Frenchwoman freed from Mexico jail sues ex-president, others

AP News
Posted: Jan 26, 2015 5:44 PM

MEXICO CITY (AP) — A Frenchwoman who became a cause celebre in her country after she was jailed for kidnapping in Mexico is suing a former Mexican president, other ex-officials and a major TV network, her lawyer said Monday.

Jose Patino Hurtado, Florence Cassez's attorney in Mexico, told Noticias MVS radio that the civil suit filed Friday seeks $36 million for suffering and "moral damage."

The lawsuit seeks "above all to vindicate Florence Cassez, which is the most important thing," Patino said in an interview with Noticias MVS host Carmen Aristegui.

It names ex-President Felipe Calderon, former Public Safety Secretary Genaro Garcia Luna and other officials, as well as the Televisa TV network and journalists including the prominent anchor Carlos Loret de Mola.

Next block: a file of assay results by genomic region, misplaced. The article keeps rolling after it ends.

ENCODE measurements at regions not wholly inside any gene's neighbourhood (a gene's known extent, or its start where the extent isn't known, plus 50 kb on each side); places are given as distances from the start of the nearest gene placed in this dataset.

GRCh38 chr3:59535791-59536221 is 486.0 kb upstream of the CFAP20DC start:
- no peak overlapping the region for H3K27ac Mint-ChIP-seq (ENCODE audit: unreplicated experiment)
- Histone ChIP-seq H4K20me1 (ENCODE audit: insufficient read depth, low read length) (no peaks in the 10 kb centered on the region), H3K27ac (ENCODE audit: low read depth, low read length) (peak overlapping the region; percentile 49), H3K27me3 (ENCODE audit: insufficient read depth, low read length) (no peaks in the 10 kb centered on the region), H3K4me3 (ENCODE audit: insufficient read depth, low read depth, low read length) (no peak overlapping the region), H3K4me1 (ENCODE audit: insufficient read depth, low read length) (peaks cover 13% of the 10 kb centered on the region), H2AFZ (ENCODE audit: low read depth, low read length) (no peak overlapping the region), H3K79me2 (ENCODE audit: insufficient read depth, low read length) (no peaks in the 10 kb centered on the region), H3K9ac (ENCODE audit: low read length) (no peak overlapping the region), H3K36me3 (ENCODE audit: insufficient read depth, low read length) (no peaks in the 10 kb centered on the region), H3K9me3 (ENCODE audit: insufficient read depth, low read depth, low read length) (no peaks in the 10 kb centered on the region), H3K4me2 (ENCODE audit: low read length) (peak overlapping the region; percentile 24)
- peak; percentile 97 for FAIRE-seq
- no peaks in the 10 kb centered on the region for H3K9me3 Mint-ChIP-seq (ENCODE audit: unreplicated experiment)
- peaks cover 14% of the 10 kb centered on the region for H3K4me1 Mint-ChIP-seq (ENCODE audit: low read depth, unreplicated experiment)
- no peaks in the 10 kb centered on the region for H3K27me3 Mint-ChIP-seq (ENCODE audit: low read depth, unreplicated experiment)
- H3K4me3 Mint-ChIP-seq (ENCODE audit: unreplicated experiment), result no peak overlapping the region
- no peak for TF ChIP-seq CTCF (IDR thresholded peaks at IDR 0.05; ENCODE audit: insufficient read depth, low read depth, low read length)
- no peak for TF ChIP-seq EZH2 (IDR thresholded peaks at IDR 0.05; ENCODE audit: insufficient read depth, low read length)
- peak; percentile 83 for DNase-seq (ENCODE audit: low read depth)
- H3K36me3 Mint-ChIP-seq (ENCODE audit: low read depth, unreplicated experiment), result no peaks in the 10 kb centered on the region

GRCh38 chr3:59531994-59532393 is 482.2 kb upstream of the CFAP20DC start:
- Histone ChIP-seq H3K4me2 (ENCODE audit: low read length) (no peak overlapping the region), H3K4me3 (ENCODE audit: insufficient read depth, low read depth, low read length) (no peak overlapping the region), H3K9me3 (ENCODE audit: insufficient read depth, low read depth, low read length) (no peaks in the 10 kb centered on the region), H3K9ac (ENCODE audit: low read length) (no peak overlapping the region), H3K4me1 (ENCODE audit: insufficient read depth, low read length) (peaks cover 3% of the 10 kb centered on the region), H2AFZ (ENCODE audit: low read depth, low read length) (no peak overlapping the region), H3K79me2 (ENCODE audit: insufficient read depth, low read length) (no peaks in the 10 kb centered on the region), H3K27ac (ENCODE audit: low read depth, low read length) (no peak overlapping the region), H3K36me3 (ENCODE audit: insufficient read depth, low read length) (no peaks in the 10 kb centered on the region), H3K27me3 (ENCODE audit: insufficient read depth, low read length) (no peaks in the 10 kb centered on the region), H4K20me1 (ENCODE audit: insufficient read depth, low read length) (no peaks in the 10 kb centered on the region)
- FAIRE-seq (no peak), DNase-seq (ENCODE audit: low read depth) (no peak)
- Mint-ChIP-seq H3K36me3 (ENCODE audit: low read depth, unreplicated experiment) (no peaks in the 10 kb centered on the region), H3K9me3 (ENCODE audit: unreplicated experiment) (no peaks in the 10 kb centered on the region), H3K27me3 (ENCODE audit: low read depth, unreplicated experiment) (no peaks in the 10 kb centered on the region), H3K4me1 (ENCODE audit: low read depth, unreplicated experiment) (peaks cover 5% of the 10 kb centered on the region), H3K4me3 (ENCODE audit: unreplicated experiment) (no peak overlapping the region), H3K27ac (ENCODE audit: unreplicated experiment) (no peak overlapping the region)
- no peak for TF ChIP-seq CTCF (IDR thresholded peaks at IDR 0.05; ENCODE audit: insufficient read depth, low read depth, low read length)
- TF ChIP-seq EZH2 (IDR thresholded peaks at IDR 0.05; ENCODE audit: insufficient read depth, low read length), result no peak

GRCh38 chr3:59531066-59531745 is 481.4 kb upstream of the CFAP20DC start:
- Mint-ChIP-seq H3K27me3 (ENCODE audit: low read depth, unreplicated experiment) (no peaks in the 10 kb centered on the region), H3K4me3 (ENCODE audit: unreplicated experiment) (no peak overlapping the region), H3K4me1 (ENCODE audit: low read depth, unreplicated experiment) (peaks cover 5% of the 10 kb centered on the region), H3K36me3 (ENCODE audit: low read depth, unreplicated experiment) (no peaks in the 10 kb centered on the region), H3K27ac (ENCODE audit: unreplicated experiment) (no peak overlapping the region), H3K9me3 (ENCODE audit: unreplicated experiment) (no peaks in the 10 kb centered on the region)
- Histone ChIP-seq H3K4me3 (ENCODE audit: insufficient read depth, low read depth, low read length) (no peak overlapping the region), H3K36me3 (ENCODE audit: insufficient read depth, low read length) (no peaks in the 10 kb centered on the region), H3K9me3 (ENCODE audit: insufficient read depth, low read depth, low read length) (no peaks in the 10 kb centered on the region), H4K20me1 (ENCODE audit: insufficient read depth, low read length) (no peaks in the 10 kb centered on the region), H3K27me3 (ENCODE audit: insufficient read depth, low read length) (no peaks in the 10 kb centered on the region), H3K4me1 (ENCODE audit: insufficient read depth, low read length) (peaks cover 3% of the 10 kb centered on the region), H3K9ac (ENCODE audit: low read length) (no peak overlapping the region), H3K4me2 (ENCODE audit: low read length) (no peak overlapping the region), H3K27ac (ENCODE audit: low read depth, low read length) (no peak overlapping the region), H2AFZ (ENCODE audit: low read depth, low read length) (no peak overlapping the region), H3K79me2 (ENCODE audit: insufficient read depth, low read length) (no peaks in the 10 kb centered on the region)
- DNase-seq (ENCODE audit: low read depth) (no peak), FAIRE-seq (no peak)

Televisa did not immediately respond to a request for comment. Calderon called the lawsuit "absurd" in an interview with journalist Joaquin Lopez Doriga on Radio Formula.

Cassez was arrested in 2005 and sentenced to 60 years on charges of aiding a kidnapping ring allegedly led by her Mexican boyfriend, in a case that soured relations between Paris and Mexico City.

She acknowledged living with the boyfriend at a ranch where kidnap victims were being held, but professed her innocence, saying she was unaware of their presence. One victim identified her as a kidnapper, but by voice only rather than by sight.

In January 2013 the Supreme Court overturned Cassez's conviction due to procedural and rights violations. Police had paraded the newly arrested suspected before the media and forced her to participate in a reenactment of her capture that was then broadcast on television.

"They knew the damage they would cause, and they prefabricated everything," Hurtado said Monday.

After Cassez's release, the Interior Department said it would instruct Federal Police to read suspects their rights when they are detained.

She returned to a hero's welcome in France, but many in Mexico were indignant that a woman they believed to be a kidnapper had gone free.


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